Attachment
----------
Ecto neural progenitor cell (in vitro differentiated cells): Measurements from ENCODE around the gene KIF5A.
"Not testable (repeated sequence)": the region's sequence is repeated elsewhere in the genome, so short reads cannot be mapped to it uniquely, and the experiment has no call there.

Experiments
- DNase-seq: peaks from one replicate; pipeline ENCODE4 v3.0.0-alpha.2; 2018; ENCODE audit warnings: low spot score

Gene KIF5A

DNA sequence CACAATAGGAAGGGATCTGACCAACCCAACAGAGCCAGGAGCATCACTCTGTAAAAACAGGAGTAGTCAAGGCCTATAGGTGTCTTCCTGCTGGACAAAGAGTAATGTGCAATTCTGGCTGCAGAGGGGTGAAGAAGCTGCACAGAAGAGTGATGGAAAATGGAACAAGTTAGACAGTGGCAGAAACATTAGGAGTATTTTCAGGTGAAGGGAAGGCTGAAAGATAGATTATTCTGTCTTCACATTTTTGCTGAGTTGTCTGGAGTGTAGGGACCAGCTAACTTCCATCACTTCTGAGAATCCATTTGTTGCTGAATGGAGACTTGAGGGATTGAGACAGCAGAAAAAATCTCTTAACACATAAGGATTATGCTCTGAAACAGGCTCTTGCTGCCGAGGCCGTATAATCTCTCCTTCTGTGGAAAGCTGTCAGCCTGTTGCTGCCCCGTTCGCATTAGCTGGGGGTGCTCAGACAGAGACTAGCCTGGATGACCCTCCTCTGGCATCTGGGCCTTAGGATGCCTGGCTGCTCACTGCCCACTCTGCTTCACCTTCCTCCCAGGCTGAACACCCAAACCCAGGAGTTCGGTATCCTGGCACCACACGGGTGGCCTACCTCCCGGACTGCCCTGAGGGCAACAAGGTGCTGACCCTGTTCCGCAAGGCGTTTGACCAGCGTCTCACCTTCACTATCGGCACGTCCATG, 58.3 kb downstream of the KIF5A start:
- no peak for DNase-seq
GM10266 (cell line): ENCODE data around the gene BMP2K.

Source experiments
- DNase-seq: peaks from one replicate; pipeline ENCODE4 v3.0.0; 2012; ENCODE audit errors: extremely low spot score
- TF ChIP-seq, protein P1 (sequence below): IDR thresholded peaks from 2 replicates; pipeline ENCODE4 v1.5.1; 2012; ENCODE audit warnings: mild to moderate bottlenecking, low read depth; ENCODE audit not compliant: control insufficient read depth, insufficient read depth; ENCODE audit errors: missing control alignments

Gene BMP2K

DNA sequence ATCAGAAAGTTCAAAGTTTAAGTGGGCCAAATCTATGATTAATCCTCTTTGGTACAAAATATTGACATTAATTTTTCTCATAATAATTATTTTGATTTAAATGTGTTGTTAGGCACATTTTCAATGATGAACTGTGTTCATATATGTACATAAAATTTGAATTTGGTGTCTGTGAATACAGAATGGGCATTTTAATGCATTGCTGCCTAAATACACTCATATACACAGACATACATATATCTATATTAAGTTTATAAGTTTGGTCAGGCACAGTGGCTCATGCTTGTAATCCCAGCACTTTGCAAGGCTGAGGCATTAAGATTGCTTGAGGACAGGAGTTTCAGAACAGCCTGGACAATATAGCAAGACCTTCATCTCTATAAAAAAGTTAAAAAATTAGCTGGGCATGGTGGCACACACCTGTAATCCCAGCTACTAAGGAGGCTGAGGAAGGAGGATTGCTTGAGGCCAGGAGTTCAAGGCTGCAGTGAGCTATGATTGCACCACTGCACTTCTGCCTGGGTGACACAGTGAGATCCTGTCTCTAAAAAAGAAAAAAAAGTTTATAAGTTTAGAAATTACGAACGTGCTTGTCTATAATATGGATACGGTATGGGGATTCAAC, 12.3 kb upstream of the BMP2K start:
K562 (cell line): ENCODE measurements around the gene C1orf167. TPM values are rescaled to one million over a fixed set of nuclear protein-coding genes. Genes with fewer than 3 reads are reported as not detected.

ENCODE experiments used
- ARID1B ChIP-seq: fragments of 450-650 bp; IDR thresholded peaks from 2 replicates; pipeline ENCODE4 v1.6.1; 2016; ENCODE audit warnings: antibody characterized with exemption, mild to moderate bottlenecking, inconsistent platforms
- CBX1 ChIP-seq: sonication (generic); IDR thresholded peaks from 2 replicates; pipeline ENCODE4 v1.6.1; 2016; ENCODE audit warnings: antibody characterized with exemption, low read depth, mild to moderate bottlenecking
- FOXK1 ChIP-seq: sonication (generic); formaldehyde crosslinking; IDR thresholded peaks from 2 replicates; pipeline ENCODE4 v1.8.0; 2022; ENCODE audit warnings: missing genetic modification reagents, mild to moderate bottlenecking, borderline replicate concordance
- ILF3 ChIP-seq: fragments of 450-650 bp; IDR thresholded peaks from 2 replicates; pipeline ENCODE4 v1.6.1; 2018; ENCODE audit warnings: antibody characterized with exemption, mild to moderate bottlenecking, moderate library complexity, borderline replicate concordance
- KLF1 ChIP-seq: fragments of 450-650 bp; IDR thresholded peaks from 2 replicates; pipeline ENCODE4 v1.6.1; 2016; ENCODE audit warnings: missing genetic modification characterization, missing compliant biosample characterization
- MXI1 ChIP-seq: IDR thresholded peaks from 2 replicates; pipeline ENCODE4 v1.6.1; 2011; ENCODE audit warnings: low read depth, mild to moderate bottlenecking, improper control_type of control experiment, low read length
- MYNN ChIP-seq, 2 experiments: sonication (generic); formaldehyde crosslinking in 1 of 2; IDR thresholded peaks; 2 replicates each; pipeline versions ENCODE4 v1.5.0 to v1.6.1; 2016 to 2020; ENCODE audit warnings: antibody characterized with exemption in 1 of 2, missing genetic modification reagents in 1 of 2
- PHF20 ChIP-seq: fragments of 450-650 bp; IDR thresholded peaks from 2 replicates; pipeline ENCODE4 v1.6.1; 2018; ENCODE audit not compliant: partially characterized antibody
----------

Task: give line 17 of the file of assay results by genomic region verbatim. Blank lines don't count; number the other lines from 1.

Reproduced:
- CBX1 ChIP-seq: sonication (generic); IDR thresholded peaks from 2 replicates; pipeline ENCODE4 v1.6.1; 2016; ENCODE audit warnings: antibody characterized with exemption, low read depth, mild to moderate bottlenecking